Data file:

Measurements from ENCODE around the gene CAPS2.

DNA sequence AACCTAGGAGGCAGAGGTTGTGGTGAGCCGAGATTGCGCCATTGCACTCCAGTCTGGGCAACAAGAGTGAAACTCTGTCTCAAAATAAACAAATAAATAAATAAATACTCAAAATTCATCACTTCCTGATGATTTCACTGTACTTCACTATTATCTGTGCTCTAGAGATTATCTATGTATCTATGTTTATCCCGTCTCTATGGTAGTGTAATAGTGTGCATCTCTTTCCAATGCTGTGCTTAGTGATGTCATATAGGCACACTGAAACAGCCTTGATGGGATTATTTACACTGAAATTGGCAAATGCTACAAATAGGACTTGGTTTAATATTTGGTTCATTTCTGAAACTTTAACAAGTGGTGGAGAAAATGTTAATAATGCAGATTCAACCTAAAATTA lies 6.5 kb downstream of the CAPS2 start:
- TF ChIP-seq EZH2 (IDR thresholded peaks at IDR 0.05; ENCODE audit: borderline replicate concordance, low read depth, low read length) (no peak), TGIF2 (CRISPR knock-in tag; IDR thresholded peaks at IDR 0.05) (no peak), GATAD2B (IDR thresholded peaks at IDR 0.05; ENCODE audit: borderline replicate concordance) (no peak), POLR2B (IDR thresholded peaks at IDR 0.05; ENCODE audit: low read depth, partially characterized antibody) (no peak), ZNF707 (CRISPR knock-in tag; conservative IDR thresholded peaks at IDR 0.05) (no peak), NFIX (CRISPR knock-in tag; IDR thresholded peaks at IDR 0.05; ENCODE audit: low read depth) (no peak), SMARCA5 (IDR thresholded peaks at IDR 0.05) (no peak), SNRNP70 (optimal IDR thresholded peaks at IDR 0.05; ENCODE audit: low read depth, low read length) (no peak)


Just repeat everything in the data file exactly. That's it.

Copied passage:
Measurements from ENCODE around the gene CAPS2.

DNA sequence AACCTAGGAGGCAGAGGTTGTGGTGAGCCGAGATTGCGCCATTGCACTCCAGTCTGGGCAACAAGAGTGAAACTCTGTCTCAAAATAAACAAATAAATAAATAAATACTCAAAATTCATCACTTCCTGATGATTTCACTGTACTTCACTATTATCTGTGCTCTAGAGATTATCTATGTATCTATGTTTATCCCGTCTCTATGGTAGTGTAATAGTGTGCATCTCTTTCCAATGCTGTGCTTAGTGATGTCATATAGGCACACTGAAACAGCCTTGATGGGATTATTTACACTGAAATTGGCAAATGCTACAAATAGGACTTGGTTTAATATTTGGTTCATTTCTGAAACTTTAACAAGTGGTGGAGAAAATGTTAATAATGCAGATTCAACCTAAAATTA lies 6.5 kb downstream of the CAPS2 start:
- TF ChIP-seq EZH2 (IDR thresholded peaks at IDR 0.05; ENCODE audit: borderline replicate concordance, low read depth, low read length) (no peak), TGIF2 (CRISPR knock-in tag; IDR thresholded peaks at IDR 0.05) (no peak), GATAD2B (IDR thresholded peaks at IDR 0.05; ENCODE audit: borderline replicate concordance) (no peak), POLR2B (IDR thresholded peaks at IDR 0.05; ENCODE audit: low read depth, partially characterized antibody) (no peak), ZNF707 (CRISPR knock-in tag; conservative IDR thresholded peaks at IDR 0.05) (no peak), NFIX (CRISPR knock-in tag; IDR thresholded peaks at IDR 0.05; ENCODE audit: low read depth) (no peak), SMARCA5 (IDR thresholded peaks at IDR 0.05) (no peak), SNRNP70 (optimal IDR thresholded peaks at IDR 0.05; ENCODE audit: low read depth, low read length) (no peak)